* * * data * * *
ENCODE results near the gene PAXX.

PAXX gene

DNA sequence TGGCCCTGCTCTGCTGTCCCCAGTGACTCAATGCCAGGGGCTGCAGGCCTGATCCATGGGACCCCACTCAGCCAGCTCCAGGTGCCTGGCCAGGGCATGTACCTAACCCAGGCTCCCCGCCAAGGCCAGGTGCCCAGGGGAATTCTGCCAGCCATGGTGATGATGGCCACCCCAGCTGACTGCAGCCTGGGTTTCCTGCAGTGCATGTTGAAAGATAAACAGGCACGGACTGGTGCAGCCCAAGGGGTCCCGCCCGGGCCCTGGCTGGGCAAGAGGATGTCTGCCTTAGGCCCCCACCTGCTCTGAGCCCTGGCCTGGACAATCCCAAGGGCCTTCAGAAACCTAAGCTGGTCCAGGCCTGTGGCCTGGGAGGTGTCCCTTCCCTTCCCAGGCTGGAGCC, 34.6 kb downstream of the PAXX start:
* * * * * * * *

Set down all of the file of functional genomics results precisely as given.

ENCODE results near the gene PAXX.

PAXX gene

DNA sequence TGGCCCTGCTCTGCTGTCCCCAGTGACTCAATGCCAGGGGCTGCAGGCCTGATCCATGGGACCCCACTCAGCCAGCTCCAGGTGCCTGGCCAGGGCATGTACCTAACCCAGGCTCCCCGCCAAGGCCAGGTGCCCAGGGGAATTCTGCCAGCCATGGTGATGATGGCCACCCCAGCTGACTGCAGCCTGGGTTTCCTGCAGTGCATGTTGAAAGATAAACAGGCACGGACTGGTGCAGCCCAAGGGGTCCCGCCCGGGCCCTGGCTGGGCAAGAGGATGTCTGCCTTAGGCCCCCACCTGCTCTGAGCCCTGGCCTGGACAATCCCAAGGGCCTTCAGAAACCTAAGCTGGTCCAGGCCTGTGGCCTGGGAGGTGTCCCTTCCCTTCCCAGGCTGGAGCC, 34.6 kb downstream of the PAXX start: